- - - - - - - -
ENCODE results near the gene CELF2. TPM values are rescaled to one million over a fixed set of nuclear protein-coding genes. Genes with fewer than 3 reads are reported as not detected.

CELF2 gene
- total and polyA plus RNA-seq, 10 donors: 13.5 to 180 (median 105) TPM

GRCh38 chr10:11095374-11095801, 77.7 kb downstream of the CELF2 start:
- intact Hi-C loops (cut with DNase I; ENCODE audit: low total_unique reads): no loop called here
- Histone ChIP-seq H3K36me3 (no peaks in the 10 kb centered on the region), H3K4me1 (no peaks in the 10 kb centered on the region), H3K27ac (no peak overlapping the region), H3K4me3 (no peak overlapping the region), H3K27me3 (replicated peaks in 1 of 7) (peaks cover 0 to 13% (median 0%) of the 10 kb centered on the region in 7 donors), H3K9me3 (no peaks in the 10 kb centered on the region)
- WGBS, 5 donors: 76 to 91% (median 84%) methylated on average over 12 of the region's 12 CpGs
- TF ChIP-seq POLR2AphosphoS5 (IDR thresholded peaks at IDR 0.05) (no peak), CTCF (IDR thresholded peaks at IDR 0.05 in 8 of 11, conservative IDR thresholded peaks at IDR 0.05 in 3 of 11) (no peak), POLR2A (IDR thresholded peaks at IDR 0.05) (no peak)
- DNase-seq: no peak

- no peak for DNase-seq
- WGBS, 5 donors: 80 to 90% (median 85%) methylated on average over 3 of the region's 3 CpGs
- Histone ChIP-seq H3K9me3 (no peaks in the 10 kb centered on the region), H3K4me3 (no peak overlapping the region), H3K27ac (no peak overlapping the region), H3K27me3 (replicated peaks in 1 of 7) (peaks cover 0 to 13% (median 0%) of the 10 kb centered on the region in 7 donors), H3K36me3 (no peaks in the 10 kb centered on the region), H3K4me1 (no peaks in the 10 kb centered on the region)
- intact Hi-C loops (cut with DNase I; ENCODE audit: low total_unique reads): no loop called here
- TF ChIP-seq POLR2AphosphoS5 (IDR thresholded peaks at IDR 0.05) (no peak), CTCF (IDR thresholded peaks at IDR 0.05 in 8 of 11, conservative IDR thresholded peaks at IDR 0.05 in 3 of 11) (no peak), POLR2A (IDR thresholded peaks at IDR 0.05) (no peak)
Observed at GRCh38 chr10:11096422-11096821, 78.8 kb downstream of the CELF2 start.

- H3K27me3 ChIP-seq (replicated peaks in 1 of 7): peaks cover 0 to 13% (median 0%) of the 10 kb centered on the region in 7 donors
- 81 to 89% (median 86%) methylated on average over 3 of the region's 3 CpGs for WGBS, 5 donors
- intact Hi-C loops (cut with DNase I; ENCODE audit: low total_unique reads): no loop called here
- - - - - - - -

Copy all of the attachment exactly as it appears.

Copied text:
ENCODE results near the gene CELF2. TPM values are rescaled to one million over a fixed set of nuclear protein-coding genes. Genes with fewer than 3 reads are reported as not detected.

CELF2 gene
- total and polyA plus RNA-seq, 10 donors: 13.5 to 180 (median 105) TPM

GRCh38 chr10:11095374-11095801, 77.7 kb downstream of the CELF2 start:
- intact Hi-C loops (cut with DNase I; ENCODE audit: low total_unique reads): no loop called here
- Histone ChIP-seq H3K36me3 (no peaks in the 10 kb centered on the region), H3K4me1 (no peaks in the 10 kb centered on the region), H3K27ac (no peak overlapping the region), H3K4me3 (no peak overlapping the region), H3K27me3 (replicated peaks in 1 of 7) (peaks cover 0 to 13% (median 0%) of the 10 kb centered on the region in 7 donors), H3K9me3 (no peaks in the 10 kb centered on the region)
- WGBS, 5 donors: 76 to 91% (median 84%) methylated on average over 12 of the region's 12 CpGs
- TF ChIP-seq POLR2AphosphoS5 (IDR thresholded peaks at IDR 0.05) (no peak), CTCF (IDR thresholded peaks at IDR 0.05 in 8 of 11, conservative IDR thresholded peaks at IDR 0.05 in 3 of 11) (no peak), POLR2A (IDR thresholded peaks at IDR 0.05) (no peak)
- DNase-seq: no peak

- no peak for DNase-seq
- WGBS, 5 donors: 80 to 90% (median 85%) methylated on average over 3 of the region's 3 CpGs
- Histone ChIP-seq H3K9me3 (no peaks in the 10 kb centered on the region), H3K4me3 (no peak overlapping the region), H3K27ac (no peak overlapping the region), H3K27me3 (replicated peaks in 1 of 7) (peaks cover 0 to 13% (median 0%) of the 10 kb centered on the region in 7 donors), H3K36me3 (no peaks in the 10 kb centered on the region), H3K4me1 (no peaks in the 10 kb centered on the region)
- intact Hi-C loops (cut with DNase I; ENCODE audit: low total_unique reads): no loop called here
- TF ChIP-seq POLR2AphosphoS5 (IDR thresholded peaks at IDR 0.05) (no peak), CTCF (IDR thresholded peaks at IDR 0.05 in 8 of 11, conservative IDR thresholded peaks at IDR 0.05 in 3 of 11) (no peak), POLR2A (IDR thresholded peaks at IDR 0.05) (no peak)
Observed at GRCh38 chr10:11096422-11096821, 78.8 kb downstream of the CELF2 start.

- H3K27me3 ChIP-seq (replicated peaks in 1 of 7): peaks cover 0 to 13% (median 0%) of the 10 kb centered on the region in 7 donors
- 81 to 89% (median 86%) methylated on average over 3 of the region's 3 CpGs for WGBS, 5 donors
- intact Hi-C loops (cut with DNase I; ENCODE audit: low total_unique reads): no loop called here